However, with PSCs, founders can decide on their own terms and their own timeline, as well as how much ownership they wish to exchange for meaningful contributions to their app and its community. Founders can choose to keep holding their remaining tokens and accrue profits from tips over time. Or, as the tokens are liquid, founders can sell or convert them to other currencies on an exchange. This allows founders the flexibility to sell any quantity of tokens to access those potential future profits immediately, in line with market conditions.
Contributors can help communities in endless ways, from making improvements to a permaweb app, to aiding in marketing efforts, all while receiving PSTs in return. With PSCs, contributors directly own and control portions of the communities that they aid through their PST holdings, and can either continue to hold or sell their PSTs. Consequently, they are not tied to specific bosses, projects or contractual terms, and can assist as many communities as they like at any time. This provides contributors with flexibility, while also allowing them to accumulate revenue-generating ownership stakes in projects they care about.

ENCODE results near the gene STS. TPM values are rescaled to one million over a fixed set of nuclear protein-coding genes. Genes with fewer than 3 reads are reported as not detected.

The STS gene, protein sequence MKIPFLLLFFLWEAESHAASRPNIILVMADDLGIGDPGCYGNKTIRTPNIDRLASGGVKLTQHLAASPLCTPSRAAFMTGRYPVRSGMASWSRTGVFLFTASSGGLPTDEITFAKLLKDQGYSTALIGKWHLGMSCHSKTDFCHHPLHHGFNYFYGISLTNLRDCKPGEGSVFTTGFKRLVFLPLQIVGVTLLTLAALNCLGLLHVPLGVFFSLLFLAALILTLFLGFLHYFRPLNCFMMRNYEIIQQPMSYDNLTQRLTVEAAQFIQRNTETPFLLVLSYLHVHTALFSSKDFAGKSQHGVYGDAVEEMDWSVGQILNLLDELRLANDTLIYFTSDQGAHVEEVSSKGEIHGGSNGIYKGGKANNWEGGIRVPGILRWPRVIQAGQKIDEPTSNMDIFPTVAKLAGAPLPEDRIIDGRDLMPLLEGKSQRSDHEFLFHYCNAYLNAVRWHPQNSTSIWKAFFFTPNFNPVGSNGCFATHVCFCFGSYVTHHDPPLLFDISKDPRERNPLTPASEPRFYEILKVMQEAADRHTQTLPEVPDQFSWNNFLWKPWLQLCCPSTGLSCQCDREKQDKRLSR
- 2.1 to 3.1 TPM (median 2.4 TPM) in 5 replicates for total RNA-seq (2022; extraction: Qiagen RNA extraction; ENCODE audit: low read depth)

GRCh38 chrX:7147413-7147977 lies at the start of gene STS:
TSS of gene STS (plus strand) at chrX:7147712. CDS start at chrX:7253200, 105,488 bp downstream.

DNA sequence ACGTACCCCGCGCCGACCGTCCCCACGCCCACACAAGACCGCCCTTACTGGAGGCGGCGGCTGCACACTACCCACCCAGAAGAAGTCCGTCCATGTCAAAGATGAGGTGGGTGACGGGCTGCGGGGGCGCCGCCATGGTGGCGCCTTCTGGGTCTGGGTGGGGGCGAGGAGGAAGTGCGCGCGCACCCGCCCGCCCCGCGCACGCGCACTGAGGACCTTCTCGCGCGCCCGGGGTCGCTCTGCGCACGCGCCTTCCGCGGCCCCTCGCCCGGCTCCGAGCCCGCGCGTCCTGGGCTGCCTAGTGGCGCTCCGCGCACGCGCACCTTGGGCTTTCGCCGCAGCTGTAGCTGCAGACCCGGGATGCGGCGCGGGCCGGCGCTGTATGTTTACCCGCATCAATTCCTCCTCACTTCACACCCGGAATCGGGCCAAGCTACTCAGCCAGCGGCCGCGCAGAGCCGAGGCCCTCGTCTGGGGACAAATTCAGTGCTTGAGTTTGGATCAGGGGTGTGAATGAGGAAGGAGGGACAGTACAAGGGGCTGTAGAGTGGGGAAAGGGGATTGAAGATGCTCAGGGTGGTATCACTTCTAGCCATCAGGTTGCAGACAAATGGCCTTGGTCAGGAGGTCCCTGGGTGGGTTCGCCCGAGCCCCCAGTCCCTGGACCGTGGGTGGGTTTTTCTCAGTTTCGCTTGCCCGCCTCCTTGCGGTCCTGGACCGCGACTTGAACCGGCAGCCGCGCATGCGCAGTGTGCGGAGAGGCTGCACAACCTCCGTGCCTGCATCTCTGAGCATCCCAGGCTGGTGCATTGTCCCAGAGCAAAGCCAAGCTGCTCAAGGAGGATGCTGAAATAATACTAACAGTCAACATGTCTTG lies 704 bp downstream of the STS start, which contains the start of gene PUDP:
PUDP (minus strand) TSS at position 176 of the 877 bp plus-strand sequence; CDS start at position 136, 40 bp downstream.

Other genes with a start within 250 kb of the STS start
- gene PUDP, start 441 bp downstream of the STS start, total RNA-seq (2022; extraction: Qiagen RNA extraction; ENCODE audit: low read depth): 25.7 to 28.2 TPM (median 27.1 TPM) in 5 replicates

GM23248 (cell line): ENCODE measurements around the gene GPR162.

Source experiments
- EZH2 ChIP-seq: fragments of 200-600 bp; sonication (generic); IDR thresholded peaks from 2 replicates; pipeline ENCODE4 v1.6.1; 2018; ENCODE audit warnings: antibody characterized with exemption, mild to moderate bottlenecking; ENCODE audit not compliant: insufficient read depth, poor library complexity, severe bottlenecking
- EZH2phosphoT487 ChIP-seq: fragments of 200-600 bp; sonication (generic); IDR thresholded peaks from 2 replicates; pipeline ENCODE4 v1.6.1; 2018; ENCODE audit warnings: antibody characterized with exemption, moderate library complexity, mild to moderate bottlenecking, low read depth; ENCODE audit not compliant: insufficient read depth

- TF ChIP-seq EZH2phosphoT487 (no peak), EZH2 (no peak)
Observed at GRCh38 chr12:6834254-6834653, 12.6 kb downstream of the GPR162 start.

You can check out some of the current contribution opportunities available on communityXYZ, Arweave’s profit sharing community hub.
End users also benefit from the novel features of profit sharing communities. They can buy PSTs from their favorite communities, allowing them to support these projects while also receiving a portion of the PSC’s tips over time. Users can also be spared from invasive advertising and the covert harvesting and selling of their data, as app creators now have viable methods of alternative revenue generation.
In conclusion, profit sharing communities provide a wide array of benefits to founders, contributors and end users alike.